English is the official language of Nigeria, however, the country has an extremely diverse linguistic landscape with over 520 regional languages and dialects spoken all over the country.

Nigeria used to be a British colony until 1960, which is why English influence in this most populous country on the western coast of Africa is particularly strong. As with many other countries whose borders were drawn by European colonizers, Nigeria’s borders are considered to be artificial. Thus, many ethnic groups exist within its limits, with many of them having territories that cross several different countries. For this reason, many ethnic languages which are spoken in Nigeria are also expressed in neighboring countries such as Niger, Chad, Benin and Cameroon.

As aforementioned, over 520 languages are spoken in Nigeria today. Many of these languages are from the Afroasiatic language family, the Niger-Congo language family or the Nilo-Saharan language family. However, as a result of the British colonial rule, English is the official language of the country. English is used by the government for all official messages and communication purposes, although the dialect spoken is a distinct variant of English called Nigerian English. Nigerian English is also used in schools as the instruction medium. English is spoken by about 80 million Nigerians, particularly in urban centers of the country.

The regional languages of Nigeria most widely spoken include Hausa, Yoruba and Igbo. Hausa is one of the most prominent indigenous languages of Nigeria and is spoken by about 30 million people as a native language in West Africa, and an additional 20 million as a second language. Hausa is often regarded as the lingua franca of West Africa, as the Hausa ethnic group is one of the largest ethnic groups in the region. Hausa comes from the Afroasiatic language family, from the Chadic branch of languages. There are many dialects within Hausa, but only Dauranchi and Kananci are recognized as official dialects of Hausa. Hausa is traditionally written using the Arabic script, but due to the effects of globalization, it has recently started being written using the Latin script.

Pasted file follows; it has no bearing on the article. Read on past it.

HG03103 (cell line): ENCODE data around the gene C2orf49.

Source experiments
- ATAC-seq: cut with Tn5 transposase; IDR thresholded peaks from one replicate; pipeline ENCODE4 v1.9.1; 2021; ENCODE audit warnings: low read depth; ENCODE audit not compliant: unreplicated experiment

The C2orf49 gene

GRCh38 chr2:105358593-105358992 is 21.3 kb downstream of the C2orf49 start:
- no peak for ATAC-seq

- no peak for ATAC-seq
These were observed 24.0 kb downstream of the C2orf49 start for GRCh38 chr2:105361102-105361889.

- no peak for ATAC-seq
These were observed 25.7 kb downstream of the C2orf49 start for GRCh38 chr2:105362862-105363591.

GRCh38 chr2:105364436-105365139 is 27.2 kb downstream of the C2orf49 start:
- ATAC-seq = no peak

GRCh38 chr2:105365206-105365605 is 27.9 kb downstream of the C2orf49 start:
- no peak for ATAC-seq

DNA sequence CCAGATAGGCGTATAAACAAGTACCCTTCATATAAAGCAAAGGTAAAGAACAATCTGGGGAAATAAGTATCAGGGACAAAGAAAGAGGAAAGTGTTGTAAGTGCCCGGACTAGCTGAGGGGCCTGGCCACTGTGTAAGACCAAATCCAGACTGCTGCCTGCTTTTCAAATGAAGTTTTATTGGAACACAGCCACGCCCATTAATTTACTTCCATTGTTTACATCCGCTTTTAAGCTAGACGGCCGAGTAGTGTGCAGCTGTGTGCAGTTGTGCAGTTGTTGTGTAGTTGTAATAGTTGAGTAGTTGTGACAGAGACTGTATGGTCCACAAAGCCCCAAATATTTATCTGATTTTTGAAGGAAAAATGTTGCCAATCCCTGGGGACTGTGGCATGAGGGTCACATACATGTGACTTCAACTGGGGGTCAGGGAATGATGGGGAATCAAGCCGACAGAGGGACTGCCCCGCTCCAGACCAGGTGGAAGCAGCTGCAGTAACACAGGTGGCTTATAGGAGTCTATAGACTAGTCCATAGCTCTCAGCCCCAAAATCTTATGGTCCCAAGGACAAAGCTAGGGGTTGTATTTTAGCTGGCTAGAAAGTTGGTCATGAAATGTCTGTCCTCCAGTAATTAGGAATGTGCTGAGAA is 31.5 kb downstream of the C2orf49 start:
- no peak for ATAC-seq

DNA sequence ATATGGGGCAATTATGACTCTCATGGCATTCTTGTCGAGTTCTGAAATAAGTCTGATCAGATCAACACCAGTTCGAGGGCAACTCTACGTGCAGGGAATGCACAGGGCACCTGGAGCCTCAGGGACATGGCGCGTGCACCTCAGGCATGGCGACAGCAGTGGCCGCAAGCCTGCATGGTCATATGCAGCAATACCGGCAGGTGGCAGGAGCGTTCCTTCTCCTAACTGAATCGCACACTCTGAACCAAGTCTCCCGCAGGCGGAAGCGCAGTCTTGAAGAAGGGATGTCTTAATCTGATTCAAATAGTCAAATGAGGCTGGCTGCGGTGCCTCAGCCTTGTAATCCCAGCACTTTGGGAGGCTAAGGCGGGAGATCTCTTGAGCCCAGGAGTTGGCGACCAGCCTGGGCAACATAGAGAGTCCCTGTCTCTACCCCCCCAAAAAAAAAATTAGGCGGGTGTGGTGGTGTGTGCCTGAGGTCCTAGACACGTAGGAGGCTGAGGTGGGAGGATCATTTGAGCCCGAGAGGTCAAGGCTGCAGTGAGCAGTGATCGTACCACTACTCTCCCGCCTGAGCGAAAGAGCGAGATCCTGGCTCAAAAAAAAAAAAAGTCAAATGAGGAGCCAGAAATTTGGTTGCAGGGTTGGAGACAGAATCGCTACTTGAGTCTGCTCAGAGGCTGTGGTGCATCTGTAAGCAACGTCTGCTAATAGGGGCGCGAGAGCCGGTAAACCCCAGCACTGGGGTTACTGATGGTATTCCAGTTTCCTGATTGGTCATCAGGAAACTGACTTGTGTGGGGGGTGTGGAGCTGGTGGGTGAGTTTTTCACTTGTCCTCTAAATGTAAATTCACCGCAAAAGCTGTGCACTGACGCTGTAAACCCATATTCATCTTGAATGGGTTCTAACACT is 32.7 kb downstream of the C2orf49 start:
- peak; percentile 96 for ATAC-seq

Yoruba is another prominent language in Nigeria used by the Yoruba people. It is spoken by about 19 million people in Nigeria as their native language, but over 30 million people in Nigeria and other countries speak Yoruba as their native language. Yoruba is of the Niger-Congo family, having drawn many loan words from the Arabic language, and has many different dialects depending on the region.

Igbo is another common regional language used in Nigeria, which comes from the Niger-Congo language family and has approximately 24 million native speakers, within and outside of Nigeria. Igbo has over 20 dialects, but Umuahia and Owerri are considered to be the official dialects.

Some of the indigenous languages of Nigeria are endangered, with some of them already extinct. Rapid urbanization and globalization are among the biggest factors contributing to people having to drop their indigenous languages in favor of English.

People with hearing imparities in Nigeria generally use Nigerian Sign Language as a form of communication. Nigerian Sign Language was developed from American Sign Language and is used by the vast majority of deaf people in the country, but there are people within Nigeria who also use Hausa Sign Language and Bura Sign Language.


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